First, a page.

These days, Margie Joseph is solely committed to devotional music and sings only in the church. That’s where her career began, of course, back in deepest Mississippi, where she was born 60 years ago. After a deal with the Stax subsidiary, Volt – where she released two fine albums in the early ’70s (‘Margie Joseph Makes A New Impression’ and ‘Phase Two’), she landed at mighty Atlantic Records in 1973. She cut three solidly soulful albums for Atlantic (‘Margie Joseph,’ ‘Sweet Surrender,’ and ‘Margie’) then switched to the Atlantic subsidiary, Cotillion, for one album (‘Hear The Words, Feel The Feeling’) before returning to Atlantic in 1978 for the album ‘Feeling My Way.’ All the above-mentioned albums are now available in a new 5-CD set in Rhino’s ‘Original Album Series’ and for soul fans who aren’t familiar with Margie’s output, this package is highly recommended.
Despite possessing a great voice – imagine Aretha’s power crossed with Dionne Warwick’s sensitivity – Margie only scored one Top 10 US R&B hit at Atlantic (her soulful rendering of Paul McCartney and Wings’ ‘My Love’ from her ‘Sweet Surrender’ set). Given her undeniable talent, the high quality of the material she was given to work with, and the calibre of the producers she worked with – the late great Arif Mardin helmed her first three Atlantic albums, Lamont Dozier produced her ’76 Cotillion set (which contained a couple songs originally earmarked for his unreleased ‘Prophecy’ album) and Johnny Bristol masterminded the final set in this collection – she should have had more commercial success. Perhaps her sound was too close to Aretha’s for some listeners back in the day but even so, she produced some fine music.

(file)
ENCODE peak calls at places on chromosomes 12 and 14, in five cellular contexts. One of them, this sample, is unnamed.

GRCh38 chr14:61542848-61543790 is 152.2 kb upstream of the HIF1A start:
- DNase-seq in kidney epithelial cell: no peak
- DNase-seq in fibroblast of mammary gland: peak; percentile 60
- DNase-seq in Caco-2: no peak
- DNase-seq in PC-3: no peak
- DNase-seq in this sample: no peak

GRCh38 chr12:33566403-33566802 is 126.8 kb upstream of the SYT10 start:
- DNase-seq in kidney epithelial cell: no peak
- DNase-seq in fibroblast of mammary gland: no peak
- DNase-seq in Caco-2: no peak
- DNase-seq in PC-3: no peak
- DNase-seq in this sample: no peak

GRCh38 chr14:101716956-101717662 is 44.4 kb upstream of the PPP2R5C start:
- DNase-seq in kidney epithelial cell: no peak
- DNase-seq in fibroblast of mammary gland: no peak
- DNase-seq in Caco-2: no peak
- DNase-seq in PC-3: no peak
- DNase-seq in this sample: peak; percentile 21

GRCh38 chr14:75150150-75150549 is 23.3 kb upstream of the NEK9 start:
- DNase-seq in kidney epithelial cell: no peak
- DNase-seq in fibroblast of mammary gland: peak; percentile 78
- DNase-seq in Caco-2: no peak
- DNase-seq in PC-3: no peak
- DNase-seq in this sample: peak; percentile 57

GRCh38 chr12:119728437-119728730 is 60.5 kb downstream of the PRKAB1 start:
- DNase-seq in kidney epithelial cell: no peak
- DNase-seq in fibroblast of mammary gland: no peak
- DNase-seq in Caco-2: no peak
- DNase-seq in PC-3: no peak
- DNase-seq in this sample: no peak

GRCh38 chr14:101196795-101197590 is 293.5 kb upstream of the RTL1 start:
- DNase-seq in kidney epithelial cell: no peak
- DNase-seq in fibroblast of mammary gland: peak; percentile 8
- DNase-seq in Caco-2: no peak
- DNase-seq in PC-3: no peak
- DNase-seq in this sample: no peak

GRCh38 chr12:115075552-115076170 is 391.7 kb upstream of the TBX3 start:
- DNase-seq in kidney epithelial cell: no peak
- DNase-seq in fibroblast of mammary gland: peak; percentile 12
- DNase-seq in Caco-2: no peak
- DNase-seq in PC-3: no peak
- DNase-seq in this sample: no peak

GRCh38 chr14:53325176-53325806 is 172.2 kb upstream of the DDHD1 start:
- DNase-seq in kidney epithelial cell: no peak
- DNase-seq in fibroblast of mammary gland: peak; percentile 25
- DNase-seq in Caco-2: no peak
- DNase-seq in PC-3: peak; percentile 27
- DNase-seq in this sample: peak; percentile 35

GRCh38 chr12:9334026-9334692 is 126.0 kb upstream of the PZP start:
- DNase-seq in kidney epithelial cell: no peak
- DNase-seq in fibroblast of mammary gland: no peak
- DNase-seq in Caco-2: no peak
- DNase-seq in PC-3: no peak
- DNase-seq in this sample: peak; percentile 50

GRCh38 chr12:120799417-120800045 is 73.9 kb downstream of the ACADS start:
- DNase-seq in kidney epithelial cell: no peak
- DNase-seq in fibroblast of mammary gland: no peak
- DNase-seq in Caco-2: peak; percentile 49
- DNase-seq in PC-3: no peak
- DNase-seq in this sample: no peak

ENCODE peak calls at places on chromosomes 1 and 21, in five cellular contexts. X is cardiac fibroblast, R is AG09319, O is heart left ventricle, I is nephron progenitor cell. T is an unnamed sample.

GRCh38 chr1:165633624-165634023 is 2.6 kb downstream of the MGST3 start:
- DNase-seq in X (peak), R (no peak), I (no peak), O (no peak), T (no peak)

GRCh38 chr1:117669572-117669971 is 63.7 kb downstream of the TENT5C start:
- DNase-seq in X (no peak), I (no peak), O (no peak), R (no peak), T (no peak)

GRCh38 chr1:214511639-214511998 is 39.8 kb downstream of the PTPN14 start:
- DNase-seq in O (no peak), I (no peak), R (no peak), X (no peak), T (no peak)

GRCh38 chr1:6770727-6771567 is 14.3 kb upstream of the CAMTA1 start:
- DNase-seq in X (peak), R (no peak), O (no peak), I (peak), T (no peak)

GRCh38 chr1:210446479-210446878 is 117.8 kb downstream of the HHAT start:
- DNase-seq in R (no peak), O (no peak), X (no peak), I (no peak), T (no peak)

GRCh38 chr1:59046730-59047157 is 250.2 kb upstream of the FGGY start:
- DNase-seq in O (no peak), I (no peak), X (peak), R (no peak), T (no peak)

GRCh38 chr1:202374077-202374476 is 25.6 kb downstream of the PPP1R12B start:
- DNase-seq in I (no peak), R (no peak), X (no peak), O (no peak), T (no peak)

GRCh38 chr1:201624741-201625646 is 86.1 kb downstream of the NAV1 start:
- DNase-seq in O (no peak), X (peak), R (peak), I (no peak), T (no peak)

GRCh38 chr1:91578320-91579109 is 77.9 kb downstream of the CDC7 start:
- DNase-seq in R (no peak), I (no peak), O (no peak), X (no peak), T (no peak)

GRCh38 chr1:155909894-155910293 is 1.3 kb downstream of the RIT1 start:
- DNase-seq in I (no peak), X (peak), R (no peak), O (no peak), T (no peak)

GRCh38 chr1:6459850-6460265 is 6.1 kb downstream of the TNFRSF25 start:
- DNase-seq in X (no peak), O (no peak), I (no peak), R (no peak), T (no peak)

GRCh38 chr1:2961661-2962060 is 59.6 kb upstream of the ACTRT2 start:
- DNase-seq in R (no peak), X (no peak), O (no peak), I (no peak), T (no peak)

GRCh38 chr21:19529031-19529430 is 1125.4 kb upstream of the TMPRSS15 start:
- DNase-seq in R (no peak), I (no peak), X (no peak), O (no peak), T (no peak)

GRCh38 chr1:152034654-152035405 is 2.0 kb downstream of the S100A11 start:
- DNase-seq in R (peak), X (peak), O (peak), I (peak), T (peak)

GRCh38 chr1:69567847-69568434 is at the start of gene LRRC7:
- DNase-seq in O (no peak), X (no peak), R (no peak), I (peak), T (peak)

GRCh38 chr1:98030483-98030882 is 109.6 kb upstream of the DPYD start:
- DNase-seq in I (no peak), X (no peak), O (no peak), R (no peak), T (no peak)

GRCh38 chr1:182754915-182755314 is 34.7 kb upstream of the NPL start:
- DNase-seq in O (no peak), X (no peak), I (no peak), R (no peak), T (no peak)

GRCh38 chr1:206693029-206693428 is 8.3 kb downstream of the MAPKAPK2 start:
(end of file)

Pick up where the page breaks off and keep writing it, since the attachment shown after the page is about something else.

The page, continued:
Highlights here range from the sensual ‘Ridin’ High’ to the joyous ‘Hear The Words, Feel The Feeling,’ a great version of Johnny Bristol’s ‘Love Takes Tears,’ and arguably the best ever version of Al Green’s ‘Let’s Stay Together’ (this is a highly contentious assertion, of course, but the rhythm track featuring an amazing groove from drummer Bernard Purdie and bassist Chuck Rainey has to be heard to be believed). Collectors may mourn the lack of liner notes but despite that flaw, this set – which sells for around £12 – is a value-for-money introduction to the excellent Margie Joseph.